As for organizing apps, one of our least-favorite Home screen changes in iOS 7 is that while folders can now hold as many apps as you want (by using multiple "screens" per folder), the number of apps visible at one time was reduced from 20 (on the iPad) or 16 (on recent iPhone and iPod touch models) to just nine, regardless of device or screen size. As we wrote back when iOS 7 debuted, "the nine-apps-at-a-time limit — which appears to have been implemented solely for aesthetic reasons, so folders can zoom out and in gracefully — feels like it's wasting a lot of useful space. Worse, it forces you to perform more taps and swipes to access a given app."
iOS apps have become more and more capable, yet one of the biggest hurdles to productivity, and the source of a lot of daily hassle, is the fact that iOS apps still can't communicate with one another, can't use each other's capabilities, and can't share data.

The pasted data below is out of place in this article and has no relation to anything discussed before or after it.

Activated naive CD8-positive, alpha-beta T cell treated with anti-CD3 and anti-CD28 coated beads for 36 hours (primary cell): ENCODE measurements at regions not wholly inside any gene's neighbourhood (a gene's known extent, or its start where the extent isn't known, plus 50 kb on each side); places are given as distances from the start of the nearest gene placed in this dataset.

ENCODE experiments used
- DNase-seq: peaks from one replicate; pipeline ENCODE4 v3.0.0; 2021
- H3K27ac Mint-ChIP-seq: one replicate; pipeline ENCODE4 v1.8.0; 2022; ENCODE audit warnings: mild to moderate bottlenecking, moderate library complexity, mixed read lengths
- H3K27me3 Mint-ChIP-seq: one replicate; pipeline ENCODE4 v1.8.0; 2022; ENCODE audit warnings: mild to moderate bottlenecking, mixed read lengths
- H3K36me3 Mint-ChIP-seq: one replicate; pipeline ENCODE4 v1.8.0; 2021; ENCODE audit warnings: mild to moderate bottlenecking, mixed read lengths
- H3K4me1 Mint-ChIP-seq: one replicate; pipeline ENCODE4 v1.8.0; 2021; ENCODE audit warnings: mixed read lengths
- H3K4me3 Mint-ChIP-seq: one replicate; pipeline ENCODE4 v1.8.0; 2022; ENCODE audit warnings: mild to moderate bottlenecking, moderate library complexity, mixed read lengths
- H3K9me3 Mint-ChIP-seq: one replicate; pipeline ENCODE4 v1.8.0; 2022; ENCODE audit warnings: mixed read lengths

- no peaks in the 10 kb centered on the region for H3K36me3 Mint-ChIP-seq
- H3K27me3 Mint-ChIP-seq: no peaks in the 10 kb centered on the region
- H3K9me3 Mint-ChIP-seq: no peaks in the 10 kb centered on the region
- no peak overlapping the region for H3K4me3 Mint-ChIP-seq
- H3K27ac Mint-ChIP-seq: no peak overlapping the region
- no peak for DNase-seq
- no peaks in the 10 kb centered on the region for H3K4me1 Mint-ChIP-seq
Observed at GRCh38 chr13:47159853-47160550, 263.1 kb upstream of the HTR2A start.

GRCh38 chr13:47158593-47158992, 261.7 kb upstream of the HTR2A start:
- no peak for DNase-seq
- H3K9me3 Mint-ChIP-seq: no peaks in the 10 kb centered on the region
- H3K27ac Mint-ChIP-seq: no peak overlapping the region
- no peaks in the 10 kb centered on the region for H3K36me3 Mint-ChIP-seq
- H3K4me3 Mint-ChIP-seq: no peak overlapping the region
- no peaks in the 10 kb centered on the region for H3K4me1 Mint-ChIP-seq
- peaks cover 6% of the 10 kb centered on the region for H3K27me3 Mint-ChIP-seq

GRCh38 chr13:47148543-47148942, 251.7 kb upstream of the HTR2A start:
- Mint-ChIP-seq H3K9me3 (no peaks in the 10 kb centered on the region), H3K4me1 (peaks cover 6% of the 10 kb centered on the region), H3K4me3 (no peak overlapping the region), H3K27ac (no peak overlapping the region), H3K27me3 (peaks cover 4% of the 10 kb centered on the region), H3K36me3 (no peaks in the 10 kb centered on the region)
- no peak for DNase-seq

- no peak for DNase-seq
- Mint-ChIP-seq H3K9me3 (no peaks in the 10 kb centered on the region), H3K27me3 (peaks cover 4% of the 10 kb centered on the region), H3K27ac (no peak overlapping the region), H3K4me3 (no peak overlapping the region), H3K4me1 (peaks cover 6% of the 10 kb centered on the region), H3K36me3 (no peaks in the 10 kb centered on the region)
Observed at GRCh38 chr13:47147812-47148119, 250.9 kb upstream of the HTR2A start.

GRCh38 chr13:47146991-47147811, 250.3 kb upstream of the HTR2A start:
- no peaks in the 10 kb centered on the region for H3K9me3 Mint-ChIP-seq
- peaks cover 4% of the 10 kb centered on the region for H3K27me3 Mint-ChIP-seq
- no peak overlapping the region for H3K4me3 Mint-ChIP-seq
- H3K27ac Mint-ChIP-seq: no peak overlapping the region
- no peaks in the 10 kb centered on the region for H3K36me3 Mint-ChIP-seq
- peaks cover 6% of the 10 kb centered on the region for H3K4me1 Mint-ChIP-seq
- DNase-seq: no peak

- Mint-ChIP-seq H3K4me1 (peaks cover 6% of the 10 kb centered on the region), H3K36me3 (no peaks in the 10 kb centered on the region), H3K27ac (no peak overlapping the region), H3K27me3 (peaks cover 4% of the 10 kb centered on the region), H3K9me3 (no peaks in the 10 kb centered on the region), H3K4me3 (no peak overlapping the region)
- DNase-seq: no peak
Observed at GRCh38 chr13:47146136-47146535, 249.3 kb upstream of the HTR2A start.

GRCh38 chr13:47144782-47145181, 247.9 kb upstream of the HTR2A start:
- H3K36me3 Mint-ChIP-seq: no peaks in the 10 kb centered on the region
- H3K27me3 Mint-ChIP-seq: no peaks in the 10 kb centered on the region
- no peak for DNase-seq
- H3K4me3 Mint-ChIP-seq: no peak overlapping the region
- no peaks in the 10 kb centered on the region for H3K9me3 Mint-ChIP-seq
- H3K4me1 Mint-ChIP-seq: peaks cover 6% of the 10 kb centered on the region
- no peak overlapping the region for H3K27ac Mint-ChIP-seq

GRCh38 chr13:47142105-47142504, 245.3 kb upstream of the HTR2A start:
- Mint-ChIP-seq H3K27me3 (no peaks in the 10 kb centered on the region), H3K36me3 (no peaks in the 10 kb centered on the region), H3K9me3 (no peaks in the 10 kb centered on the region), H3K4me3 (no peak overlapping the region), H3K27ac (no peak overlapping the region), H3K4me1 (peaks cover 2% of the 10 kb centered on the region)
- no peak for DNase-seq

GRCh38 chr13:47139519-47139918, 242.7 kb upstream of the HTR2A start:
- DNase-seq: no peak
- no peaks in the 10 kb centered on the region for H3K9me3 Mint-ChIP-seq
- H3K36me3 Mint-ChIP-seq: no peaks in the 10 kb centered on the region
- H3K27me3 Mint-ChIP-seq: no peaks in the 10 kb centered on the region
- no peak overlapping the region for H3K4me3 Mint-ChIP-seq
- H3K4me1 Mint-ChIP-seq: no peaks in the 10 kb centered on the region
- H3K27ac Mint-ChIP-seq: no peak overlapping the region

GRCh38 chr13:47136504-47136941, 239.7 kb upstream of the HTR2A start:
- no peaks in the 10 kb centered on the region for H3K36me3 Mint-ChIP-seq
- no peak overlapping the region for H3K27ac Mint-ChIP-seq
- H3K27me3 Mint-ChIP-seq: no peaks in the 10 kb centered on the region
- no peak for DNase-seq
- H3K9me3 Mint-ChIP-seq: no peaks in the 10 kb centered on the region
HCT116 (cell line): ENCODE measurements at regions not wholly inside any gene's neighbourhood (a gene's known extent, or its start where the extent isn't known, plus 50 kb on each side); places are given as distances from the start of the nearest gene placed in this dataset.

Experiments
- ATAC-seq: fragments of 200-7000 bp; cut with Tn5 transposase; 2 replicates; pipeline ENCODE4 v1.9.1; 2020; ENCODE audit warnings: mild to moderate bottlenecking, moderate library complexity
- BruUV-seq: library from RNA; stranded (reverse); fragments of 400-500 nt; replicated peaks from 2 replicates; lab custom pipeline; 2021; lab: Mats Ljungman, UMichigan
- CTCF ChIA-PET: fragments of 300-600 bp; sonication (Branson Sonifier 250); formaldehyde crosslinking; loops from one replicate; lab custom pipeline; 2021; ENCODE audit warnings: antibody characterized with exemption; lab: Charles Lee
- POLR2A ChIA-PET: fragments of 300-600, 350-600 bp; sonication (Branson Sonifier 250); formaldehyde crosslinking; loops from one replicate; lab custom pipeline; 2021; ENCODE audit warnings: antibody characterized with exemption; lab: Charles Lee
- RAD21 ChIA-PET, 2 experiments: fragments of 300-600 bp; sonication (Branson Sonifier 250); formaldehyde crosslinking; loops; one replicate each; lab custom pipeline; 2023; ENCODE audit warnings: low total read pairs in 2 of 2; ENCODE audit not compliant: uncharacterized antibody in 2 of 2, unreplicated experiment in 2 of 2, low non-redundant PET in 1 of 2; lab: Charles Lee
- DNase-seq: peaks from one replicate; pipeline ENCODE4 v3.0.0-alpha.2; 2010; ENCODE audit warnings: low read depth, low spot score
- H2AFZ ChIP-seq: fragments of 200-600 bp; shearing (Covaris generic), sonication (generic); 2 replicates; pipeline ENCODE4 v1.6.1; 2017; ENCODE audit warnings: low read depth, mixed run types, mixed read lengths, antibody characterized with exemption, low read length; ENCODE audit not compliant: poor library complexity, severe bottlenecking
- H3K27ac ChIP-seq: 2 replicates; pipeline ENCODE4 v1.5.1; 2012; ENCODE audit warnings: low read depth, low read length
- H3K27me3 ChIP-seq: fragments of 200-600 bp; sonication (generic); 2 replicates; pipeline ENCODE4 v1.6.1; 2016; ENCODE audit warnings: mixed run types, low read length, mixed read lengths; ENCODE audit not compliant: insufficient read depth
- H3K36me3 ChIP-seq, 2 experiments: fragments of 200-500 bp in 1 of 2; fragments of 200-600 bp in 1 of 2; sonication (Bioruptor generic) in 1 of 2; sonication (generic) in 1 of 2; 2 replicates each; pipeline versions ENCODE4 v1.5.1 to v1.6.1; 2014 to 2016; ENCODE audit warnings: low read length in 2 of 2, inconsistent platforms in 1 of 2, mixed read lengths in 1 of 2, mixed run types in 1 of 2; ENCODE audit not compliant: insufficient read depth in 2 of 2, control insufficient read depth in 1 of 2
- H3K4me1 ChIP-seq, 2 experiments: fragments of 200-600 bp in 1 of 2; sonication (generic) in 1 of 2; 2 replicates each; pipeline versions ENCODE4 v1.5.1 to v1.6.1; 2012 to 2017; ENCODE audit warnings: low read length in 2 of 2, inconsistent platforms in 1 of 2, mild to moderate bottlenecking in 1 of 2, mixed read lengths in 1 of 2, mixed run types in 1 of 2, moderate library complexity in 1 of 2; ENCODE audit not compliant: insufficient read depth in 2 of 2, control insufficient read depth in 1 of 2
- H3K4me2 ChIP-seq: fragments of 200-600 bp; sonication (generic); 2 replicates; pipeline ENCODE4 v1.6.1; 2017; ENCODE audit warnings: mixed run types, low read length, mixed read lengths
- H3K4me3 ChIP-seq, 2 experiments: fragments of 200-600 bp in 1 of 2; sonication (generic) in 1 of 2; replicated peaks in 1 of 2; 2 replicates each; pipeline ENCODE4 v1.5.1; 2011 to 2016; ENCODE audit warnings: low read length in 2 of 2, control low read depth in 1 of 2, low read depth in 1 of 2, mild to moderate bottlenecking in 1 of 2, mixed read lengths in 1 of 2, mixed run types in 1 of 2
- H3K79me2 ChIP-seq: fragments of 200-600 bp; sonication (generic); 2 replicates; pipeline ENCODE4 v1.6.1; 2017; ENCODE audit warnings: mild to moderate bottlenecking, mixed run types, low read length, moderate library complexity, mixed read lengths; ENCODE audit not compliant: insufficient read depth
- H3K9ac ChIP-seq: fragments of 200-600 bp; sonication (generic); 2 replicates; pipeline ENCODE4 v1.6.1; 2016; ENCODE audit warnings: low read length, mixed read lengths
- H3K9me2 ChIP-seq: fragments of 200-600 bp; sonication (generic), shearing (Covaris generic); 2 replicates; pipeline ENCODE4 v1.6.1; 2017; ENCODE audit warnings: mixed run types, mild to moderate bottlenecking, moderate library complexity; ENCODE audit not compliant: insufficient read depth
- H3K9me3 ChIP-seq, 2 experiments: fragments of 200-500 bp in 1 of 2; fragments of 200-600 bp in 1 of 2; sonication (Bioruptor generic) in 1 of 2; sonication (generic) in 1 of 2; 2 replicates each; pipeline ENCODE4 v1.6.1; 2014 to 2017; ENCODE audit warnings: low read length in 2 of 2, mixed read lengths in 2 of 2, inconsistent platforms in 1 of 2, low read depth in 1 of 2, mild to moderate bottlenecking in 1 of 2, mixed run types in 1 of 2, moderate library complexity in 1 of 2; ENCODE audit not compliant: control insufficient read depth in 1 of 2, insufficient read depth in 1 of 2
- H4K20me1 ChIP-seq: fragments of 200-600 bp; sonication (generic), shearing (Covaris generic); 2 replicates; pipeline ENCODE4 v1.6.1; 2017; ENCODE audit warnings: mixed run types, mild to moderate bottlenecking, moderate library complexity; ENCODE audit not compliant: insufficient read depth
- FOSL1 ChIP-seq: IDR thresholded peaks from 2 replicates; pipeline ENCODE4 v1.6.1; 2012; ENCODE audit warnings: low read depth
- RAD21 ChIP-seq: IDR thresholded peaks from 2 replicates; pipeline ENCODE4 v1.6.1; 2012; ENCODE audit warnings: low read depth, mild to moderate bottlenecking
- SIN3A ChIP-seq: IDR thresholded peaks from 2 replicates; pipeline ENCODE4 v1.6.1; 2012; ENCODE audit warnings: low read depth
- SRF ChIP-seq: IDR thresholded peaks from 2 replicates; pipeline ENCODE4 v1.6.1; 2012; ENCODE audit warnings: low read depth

Sure, we've got URL schemes that let third-party developers implement some degree of inter-app communication, but these are — and I mean this in the best sense of the word — hacks. We'd love to see Apple provide an official API that would allow apps to work together on the same data, and to make their features and capabilities available to other apps, without hacks and unsupported tricks. Imagine if every browser, and every app that requires a password, for that matter, could integrate with 1Password; or if any app could easily add TextExpander support; or if you could edit the same photo with three different photo apps in sequence, each adding its own unique tweaks.
Of course, if apps are to better communicate with each other, and to be able to work on common files, iOS will need to gain some sort of accessible file storage that allows multiple apps to work with the same data. Currently, if you've got a document in a third-party word processor and you want to open it in Pages, your only option is to use iOS's Open With command to open a copy of the document in Pages. But it's just that: a copy. None of the changes you make in Pages will be reflected in the copy you've got open in your other word processor, and vice versa. As we mentioned in our Mail wish list, we don't expect Apple to embrace a fully exposed, desktop-style filesystem on iOS, but it needs a way for multiple apps to work on the same document and to facilitate sharing of data between apps.
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